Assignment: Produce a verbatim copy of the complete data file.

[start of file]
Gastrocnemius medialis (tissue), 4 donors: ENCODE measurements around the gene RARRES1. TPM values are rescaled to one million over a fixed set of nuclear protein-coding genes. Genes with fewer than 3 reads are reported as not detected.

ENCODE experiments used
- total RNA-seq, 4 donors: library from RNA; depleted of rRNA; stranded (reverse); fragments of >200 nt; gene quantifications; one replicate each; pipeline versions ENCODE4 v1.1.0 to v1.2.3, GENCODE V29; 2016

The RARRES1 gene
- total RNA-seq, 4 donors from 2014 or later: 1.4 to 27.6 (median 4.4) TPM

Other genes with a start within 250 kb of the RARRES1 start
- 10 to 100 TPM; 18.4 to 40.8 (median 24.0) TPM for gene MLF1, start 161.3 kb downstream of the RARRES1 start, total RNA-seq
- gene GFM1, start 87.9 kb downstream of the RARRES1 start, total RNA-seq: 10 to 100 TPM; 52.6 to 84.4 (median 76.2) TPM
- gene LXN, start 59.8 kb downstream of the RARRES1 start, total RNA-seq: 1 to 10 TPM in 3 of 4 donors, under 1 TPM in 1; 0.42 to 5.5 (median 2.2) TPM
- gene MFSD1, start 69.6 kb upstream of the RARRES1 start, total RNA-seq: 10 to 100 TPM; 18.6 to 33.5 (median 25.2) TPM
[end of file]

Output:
Gastrocnemius medialis (tissue), 4 donors: ENCODE measurements around the gene RARRES1. TPM values are rescaled to one million over a fixed set of nuclear protein-coding genes. Genes with fewer than 3 reads are reported as not detected.

ENCODE experiments used
- total RNA-seq, 4 donors: library from RNA; depleted of rRNA; stranded (reverse); fragments of >200 nt; gene quantifications; one replicate each; pipeline versions ENCODE4 v1.1.0 to v1.2.3, GENCODE V29; 2016

The RARRES1 gene
- total RNA-seq, 4 donors from 2014 or later: 1.4 to 27.6 (median 4.4) TPM

Other genes with a start within 250 kb of the RARRES1 start
- 10 to 100 TPM; 18.4 to 40.8 (median 24.0) TPM for gene MLF1, start 161.3 kb downstream of the RARRES1 start, total RNA-seq
- gene GFM1, start 87.9 kb downstream of the RARRES1 start, total RNA-seq: 10 to 100 TPM; 52.6 to 84.4 (median 76.2) TPM
- gene LXN, start 59.8 kb downstream of the RARRES1 start, total RNA-seq: 1 to 10 TPM in 3 of 4 donors, under 1 TPM in 1; 0.42 to 5.5 (median 2.2) TPM
- gene MFSD1, start 69.6 kb upstream of the RARRES1 start, total RNA-seq: 10 to 100 TPM; 18.6 to 33.5 (median 25.2) TPM